When we think of the works of Rubens, we first call to mind their sumptuous details, rich color choices, and daring compositions. And for the past century, art lovers and historians alike have pointed to his paintings as a pure embodiment of Baroque emotion. But in The Catholic Rubens, venerable art critic Willibald Sauerländer argues that this modern notion of Rubens must be underpinned by a deeper understanding of the religious in his oeuvre. Pieces such as this modello for an altarpiece show that the turmoil and tumult of Rubens’s work were designed to inspire religious exaltation.
Our spring book roundup! As the natural world begins to come to life again, it may be time to revisit your reading list. Here are our favorite books to complement the season.
Some Japanese Flowersis a stunning gift book featuring Kazumasa Ogawa’s exquisite hand-colored collotype prints. Flowers of the Renaissancelooks at various depictions of flora in art from this period and digs deeper into their meaning, uncovering hidden treasures in the grass at a saint’s feet, on the sleeve of an Elizabethan lady, and inside the lid of a Florentine wedding chest. Nature and Its Symbolsis the ultimate reference for art lovers and historians who are eager to discover the many meanings artists through the ages have connoted with a single flower. Irisesoffers an in-depth study of Van Gogh’s influential and evocative work.
Eschewing the simple dichotomy of “classical” and “modern” in favor of a far more nuanced approach, Modern Antiquity highlights not only to the aesthetic impact ancient art had on twentieth-century artists but also to the ways in which these artists shaped our contemporary experience of antiquity. The authors examine the work of four distinctly different artists, finding the classical influence in de Chirico’s enigmatic piazzas, Picasso’s post-Cubist women, Léger’s mechanized nudes, and Picabia’s Transparencies.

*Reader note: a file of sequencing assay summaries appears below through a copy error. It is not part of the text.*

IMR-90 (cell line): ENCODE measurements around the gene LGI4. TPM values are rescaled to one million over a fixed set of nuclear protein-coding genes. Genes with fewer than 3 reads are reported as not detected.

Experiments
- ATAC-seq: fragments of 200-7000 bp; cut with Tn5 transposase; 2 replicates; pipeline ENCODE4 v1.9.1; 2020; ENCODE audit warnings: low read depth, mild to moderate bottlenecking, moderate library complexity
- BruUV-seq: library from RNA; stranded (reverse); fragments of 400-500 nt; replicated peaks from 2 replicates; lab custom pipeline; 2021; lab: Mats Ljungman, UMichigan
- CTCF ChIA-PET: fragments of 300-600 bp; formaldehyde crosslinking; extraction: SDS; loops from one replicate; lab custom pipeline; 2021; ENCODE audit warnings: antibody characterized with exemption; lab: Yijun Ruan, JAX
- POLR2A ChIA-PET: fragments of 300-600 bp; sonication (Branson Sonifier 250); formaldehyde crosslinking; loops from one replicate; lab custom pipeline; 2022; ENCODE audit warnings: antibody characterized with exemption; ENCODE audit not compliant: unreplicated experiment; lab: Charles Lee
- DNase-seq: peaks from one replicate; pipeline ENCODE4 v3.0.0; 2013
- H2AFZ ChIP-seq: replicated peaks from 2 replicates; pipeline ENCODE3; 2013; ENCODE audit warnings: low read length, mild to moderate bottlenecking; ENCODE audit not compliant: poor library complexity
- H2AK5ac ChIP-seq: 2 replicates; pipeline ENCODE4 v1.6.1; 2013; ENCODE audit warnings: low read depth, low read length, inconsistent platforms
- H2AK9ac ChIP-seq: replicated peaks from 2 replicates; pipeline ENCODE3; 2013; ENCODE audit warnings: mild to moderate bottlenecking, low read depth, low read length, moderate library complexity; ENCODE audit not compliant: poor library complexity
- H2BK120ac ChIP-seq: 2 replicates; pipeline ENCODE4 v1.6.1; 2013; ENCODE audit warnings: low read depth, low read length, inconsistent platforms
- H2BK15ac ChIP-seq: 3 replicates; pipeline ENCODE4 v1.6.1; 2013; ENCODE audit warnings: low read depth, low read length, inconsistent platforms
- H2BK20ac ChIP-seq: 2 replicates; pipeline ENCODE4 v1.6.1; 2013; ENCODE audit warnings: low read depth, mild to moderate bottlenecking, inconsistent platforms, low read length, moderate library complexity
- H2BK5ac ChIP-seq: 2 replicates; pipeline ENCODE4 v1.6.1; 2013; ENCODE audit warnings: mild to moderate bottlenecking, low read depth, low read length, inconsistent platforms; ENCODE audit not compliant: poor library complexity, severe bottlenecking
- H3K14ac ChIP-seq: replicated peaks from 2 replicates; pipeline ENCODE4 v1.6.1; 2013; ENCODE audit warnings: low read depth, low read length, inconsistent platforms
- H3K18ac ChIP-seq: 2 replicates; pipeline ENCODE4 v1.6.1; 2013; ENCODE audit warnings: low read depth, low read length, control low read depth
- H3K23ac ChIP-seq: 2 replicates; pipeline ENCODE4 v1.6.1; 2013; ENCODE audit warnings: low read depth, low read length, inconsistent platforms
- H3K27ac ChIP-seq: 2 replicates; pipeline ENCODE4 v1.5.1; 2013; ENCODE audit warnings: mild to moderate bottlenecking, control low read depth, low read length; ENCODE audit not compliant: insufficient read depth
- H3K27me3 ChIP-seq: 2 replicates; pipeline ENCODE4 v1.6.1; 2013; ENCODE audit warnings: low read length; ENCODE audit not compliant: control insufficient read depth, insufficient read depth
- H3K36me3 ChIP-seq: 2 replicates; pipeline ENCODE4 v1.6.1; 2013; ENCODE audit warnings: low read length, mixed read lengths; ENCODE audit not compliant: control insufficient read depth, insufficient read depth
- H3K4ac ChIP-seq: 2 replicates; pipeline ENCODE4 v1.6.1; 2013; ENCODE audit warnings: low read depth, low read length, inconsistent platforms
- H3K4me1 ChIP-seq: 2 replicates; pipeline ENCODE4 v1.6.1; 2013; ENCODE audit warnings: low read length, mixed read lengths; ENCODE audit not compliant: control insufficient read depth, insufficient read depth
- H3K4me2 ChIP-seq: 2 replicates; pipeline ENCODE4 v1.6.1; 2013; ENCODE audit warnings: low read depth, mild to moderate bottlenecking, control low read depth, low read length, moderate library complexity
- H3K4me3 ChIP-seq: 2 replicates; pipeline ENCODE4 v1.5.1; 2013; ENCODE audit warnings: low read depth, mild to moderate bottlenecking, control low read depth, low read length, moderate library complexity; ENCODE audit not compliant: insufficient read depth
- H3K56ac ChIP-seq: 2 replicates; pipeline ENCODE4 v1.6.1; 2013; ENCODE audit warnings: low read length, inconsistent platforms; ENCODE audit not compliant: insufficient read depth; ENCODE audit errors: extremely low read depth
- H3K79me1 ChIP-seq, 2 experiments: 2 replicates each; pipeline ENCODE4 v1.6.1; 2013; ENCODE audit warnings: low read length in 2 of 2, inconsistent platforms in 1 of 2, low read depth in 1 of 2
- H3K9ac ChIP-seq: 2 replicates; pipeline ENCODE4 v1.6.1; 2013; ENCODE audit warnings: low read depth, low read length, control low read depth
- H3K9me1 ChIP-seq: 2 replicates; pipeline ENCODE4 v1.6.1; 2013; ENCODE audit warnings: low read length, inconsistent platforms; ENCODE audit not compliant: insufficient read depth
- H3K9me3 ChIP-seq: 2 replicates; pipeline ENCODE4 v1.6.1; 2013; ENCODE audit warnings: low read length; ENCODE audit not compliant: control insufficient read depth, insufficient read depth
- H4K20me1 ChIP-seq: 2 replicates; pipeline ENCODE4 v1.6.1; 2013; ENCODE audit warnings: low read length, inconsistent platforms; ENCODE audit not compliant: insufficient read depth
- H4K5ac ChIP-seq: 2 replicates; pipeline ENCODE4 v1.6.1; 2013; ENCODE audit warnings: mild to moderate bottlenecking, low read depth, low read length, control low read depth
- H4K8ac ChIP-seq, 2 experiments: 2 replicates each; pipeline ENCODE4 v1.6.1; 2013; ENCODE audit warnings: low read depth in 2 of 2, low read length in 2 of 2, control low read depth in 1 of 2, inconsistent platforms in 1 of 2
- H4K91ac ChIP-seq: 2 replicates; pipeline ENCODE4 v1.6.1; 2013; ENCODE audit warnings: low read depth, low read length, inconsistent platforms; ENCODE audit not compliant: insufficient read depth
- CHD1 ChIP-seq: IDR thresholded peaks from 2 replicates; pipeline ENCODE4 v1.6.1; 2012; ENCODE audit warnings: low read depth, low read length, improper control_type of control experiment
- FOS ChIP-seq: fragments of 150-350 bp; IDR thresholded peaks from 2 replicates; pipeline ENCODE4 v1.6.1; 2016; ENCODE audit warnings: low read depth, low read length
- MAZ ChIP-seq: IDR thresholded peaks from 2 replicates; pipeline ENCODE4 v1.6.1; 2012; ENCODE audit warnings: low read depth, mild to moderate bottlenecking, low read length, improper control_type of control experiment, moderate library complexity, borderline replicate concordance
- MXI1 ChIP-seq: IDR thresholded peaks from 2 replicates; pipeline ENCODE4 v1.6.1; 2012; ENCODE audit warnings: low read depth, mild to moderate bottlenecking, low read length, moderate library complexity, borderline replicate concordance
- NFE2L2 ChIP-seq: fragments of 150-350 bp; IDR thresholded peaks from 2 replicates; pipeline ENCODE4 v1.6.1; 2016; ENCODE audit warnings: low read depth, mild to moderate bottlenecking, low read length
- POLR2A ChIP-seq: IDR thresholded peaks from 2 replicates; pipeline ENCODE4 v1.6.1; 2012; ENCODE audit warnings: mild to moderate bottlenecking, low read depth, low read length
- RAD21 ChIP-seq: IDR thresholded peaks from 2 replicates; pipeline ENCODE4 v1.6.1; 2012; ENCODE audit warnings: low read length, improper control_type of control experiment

Celebrate the first days of spring with Gardens of the Roman World! This book, available from our Virtual Library, is lushly illustrated with not only images of the verdant landscapes of the Roman Empire’s most famous gardens, such as the ones at Hadrian’s Villa and Pompeii, but also stunning ancient frescoes that depict the flora and fauna of the ancient world.
Advances are in! Los Angeles Union Station offers a riveting history of one of the most iconic buildings on the West Coast. Designed by John and Donald B. Parkinson, Union Station’s mission revival architecture speaks to a mythic vision of Spanish heritage, but with streamline moderne and art deco details. At first glance this masterpiece offers no hint of the civic, financial, and legal battles surrounding its development, siting, style, and construction. This book provides a full account of the genesis of the building and reveals the way in which its contentious conception shaped its architecture.